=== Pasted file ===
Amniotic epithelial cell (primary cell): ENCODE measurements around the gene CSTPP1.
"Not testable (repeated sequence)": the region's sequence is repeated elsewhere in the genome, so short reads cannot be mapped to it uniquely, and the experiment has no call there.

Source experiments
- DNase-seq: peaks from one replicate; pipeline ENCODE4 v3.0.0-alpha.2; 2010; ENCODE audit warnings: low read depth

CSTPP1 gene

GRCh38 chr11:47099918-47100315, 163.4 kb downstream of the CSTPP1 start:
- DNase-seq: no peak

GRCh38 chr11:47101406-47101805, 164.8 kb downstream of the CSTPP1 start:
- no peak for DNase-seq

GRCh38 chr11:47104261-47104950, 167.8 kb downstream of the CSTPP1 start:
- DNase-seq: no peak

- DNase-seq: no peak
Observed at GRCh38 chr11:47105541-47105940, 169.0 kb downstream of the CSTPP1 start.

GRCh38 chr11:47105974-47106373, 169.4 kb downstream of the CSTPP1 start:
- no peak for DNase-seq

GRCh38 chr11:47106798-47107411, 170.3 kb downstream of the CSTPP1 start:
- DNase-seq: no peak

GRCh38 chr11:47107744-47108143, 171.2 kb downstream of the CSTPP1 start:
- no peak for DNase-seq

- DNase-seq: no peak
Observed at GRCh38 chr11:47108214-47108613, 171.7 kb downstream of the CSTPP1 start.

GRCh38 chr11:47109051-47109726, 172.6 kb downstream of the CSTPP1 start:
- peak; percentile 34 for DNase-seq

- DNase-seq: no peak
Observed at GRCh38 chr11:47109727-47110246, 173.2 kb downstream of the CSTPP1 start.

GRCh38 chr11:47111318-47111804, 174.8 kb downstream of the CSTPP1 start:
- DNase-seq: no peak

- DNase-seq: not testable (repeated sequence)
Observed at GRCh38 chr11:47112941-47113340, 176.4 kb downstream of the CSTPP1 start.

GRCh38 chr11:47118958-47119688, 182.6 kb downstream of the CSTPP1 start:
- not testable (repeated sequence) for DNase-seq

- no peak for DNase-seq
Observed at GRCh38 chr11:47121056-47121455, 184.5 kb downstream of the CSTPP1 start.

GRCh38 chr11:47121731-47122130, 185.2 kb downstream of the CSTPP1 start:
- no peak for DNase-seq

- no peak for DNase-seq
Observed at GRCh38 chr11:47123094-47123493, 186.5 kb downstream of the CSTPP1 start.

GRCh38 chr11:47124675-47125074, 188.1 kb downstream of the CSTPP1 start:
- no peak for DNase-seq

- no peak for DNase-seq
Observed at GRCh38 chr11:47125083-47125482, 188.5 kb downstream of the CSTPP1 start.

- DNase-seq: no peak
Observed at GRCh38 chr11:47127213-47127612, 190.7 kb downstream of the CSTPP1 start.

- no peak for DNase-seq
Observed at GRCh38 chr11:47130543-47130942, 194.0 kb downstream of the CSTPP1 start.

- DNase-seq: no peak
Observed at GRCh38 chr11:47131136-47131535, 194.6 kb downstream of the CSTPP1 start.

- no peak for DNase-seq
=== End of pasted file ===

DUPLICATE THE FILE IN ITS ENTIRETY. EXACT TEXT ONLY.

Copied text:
Amniotic epithelial cell (primary cell): ENCODE measurements around the gene CSTPP1.
"Not testable (repeated sequence)": the region's sequence is repeated elsewhere in the genome, so short reads cannot be mapped to it uniquely, and the experiment has no call there.

Source experiments
- DNase-seq: peaks from one replicate; pipeline ENCODE4 v3.0.0-alpha.2; 2010; ENCODE audit warnings: low read depth

CSTPP1 gene

GRCh38 chr11:47099918-47100315, 163.4 kb downstream of the CSTPP1 start:
- DNase-seq: no peak

GRCh38 chr11:47101406-47101805, 164.8 kb downstream of the CSTPP1 start:
- no peak for DNase-seq

GRCh38 chr11:47104261-47104950, 167.8 kb downstream of the CSTPP1 start:
- DNase-seq: no peak

- DNase-seq: no peak
Observed at GRCh38 chr11:47105541-47105940, 169.0 kb downstream of the CSTPP1 start.

GRCh38 chr11:47105974-47106373, 169.4 kb downstream of the CSTPP1 start:
- no peak for DNase-seq

GRCh38 chr11:47106798-47107411, 170.3 kb downstream of the CSTPP1 start:
- DNase-seq: no peak

GRCh38 chr11:47107744-47108143, 171.2 kb downstream of the CSTPP1 start:
- no peak for DNase-seq

- DNase-seq: no peak
Observed at GRCh38 chr11:47108214-47108613, 171.7 kb downstream of the CSTPP1 start.

GRCh38 chr11:47109051-47109726, 172.6 kb downstream of the CSTPP1 start:
- peak; percentile 34 for DNase-seq

- DNase-seq: no peak
Observed at GRCh38 chr11:47109727-47110246, 173.2 kb downstream of the CSTPP1 start.

GRCh38 chr11:47111318-47111804, 174.8 kb downstream of the CSTPP1 start:
- DNase-seq: no peak

- DNase-seq: not testable (repeated sequence)
Observed at GRCh38 chr11:47112941-47113340, 176.4 kb downstream of the CSTPP1 start.

GRCh38 chr11:47118958-47119688, 182.6 kb downstream of the CSTPP1 start:
- not testable (repeated sequence) for DNase-seq

- no peak for DNase-seq
Observed at GRCh38 chr11:47121056-47121455, 184.5 kb downstream of the CSTPP1 start.

GRCh38 chr11:47121731-47122130, 185.2 kb downstream of the CSTPP1 start:
- no peak for DNase-seq

- no peak for DNase-seq
Observed at GRCh38 chr11:47123094-47123493, 186.5 kb downstream of the CSTPP1 start.

GRCh38 chr11:47124675-47125074, 188.1 kb downstream of the CSTPP1 start:
- no peak for DNase-seq

- no peak for DNase-seq
Observed at GRCh38 chr11:47125083-47125482, 188.5 kb downstream of the CSTPP1 start.

- DNase-seq: no peak
Observed at GRCh38 chr11:47127213-47127612, 190.7 kb downstream of the CSTPP1 start.

- no peak for DNase-seq
Observed at GRCh38 chr11:47130543-47130942, 194.0 kb downstream of the CSTPP1 start.

- DNase-seq: no peak
Observed at GRCh38 chr11:47131136-47131535, 194.6 kb downstream of the CSTPP1 start.

- no peak for DNase-seq